New plant maximizes automation while increasing both capacity and capability in manufacturingAutomation to the maximum was uppermost on the drawing boards at Vetter Pharma-Fertigung GmbH & Co. when it conceptualized, designed and built its new €100 million capacity and capability expanding state-of-the-art aseptic prefilling facility – Ravensberg Vetter South (RVS) – a venture that successfully enhanced the company’s already formidable prowess in the rapidly expanding biotechnology contract manufacturing business.
Specialists In Aseptic Processes
• Architect … Vetter planning team
•Technical Building Management … LSMW GmbH, Nuremberg; Axima GmbH, Stuttgart
•Structural planning … Schneider & Partner, Planungsgesellschaft mbH., Ravensburg
•SiGeKo (Health and Safety Coordinator) … Ingenieurbüro Köberle, Nonnenhorn
Contractors – building services
Contractors, Technical Building Equipment (TBE) services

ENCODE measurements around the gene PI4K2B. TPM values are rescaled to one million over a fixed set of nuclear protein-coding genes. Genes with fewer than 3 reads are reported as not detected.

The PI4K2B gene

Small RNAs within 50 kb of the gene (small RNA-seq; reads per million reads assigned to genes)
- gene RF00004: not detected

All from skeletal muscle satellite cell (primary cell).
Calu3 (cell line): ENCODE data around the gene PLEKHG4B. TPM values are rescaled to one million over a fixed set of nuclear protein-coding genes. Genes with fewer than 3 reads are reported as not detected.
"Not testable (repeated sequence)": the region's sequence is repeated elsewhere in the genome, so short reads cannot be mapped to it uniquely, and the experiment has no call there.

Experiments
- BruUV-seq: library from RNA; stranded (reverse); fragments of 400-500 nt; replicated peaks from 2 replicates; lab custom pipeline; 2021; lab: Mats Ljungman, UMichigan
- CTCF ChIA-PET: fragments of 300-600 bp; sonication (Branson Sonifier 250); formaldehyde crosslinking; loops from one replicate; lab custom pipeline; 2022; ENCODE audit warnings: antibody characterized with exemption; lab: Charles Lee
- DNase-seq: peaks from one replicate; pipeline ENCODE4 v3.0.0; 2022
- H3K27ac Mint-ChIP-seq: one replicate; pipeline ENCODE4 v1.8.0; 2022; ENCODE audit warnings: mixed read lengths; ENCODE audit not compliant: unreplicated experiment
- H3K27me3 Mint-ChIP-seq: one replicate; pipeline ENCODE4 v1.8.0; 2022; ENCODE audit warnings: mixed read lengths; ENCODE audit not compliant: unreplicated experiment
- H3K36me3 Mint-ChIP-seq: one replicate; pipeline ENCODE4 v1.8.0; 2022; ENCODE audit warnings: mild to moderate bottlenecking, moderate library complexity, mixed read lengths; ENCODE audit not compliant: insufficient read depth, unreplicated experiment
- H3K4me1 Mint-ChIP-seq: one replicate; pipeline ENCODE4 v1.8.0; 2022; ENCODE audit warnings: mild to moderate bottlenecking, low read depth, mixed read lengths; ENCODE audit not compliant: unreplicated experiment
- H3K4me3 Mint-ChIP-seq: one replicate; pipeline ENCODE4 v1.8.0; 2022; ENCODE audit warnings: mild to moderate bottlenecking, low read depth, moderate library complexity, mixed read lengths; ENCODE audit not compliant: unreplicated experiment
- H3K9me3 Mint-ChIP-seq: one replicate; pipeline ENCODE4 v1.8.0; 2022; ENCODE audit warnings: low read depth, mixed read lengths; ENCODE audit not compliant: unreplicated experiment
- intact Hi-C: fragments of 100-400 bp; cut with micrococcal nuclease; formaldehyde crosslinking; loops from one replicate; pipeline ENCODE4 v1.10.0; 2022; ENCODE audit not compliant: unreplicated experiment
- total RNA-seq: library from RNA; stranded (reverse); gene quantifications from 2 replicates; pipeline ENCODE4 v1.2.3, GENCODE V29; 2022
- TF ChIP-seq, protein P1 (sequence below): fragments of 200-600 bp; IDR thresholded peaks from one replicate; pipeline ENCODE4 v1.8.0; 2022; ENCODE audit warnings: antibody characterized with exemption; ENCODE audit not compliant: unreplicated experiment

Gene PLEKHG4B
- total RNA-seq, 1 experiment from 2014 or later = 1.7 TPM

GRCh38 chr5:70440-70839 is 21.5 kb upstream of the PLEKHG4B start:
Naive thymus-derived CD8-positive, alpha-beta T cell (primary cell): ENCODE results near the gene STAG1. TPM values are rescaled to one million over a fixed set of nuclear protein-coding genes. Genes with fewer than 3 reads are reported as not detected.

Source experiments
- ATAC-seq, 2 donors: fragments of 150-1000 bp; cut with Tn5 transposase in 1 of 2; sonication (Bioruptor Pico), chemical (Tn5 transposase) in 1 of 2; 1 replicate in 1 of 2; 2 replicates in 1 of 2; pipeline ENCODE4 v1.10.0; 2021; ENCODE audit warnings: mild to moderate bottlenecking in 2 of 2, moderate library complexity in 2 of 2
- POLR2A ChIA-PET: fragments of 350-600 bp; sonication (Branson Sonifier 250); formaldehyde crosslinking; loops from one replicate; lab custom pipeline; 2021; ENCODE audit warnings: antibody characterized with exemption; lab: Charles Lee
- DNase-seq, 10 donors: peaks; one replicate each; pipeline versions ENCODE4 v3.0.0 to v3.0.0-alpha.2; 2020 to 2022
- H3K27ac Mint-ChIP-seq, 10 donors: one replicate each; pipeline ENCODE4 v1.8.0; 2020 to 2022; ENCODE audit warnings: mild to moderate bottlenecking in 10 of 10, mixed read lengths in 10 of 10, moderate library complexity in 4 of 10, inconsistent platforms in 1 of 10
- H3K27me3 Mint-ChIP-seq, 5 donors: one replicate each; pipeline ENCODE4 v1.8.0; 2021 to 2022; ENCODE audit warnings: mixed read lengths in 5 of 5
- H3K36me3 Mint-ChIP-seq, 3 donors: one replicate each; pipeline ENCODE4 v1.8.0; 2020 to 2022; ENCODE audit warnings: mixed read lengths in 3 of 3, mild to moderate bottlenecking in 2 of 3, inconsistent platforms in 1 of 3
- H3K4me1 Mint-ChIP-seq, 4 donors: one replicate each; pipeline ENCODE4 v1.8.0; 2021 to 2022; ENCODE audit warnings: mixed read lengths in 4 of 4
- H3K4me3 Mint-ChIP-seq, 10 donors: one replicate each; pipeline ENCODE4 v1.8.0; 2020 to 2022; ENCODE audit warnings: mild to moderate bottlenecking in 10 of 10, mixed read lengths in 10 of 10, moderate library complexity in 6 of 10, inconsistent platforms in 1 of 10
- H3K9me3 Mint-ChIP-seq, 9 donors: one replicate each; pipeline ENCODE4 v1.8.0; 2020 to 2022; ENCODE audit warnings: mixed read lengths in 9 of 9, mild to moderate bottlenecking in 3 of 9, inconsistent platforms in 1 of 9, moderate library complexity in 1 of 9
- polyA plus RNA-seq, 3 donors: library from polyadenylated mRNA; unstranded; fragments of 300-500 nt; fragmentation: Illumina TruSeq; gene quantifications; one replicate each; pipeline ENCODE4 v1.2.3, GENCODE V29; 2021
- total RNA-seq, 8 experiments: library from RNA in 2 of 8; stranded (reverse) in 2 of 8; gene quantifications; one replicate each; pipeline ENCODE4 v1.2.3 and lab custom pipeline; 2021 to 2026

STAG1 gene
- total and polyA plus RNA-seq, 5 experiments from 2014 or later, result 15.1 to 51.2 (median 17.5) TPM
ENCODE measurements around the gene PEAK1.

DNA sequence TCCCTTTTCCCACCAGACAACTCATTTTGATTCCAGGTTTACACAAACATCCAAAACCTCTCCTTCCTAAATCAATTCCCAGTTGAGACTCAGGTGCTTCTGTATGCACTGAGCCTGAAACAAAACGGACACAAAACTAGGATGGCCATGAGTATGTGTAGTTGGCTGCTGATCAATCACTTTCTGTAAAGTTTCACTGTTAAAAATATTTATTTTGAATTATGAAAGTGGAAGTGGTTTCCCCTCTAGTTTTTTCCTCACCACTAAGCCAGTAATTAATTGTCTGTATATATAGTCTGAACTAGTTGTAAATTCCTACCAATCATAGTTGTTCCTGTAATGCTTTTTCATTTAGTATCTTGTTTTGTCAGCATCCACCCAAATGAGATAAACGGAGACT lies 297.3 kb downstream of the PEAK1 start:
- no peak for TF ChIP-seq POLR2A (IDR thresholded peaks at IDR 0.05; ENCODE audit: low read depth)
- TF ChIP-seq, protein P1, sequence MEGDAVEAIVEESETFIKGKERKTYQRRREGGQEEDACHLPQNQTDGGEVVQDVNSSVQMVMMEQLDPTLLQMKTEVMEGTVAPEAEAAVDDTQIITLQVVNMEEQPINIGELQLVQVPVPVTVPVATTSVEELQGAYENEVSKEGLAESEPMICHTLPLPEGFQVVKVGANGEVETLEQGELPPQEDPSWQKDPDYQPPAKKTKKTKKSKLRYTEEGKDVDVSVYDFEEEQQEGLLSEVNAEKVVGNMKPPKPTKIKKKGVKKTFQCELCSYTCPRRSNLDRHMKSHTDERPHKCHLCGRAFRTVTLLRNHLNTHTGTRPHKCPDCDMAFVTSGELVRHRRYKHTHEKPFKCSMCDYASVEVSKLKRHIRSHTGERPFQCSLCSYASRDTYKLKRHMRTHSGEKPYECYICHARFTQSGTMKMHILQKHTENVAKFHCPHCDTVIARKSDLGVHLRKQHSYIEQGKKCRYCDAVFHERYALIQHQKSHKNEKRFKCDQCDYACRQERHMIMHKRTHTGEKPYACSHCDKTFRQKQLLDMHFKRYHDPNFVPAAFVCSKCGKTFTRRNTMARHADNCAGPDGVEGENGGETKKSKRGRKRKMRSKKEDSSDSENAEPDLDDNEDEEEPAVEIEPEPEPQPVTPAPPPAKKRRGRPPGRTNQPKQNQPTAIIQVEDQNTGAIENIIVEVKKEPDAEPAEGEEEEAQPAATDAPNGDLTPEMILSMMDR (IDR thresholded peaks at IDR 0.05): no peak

Process equipment suppliers
Founded in 1945 in Revensburg, Germany, contract manufacturer Vetter specializes in the aseptic filling of liquid and lyophilized drugs. “We don’t only offer pre-filled syringes to our customers; we are a full service provider. Our contract manufacturing operations include development services, process development, regulatory support, quality assurance and quality control among other areas,” says Thomas Otto, Managing Director, Vetter Pharma. Today, Vetter’s customers include the top 20 pharmaceutical companies and the top ten biotech companies worldwide, according to Otto. Among its 1,700 employees are some 500 scientists and engineers. In addition to its German-based offices and manufacturing plants in Ravensberg and filling facilities in Langenargen, some 17 miles away, Vetter operates a United States-based subsidiary located in Yardley, Pennsylvania.
On The Fast Track From Design To Build To First FillThe company finalized detailed design at the RVS facility in September 2003 and the first fills were initiated in October 2006 – 36 months from final design to validation. This is considered a benchmark in light of the facility’s total size of about 172,000 ft2 and production area of about 31,500 ft2. Otto explains that the RVS site currently has two filling lines and that the availability of two reserve spaces (4,850 ft2 and 11,800 ft2) will facilitate expansion into four lines.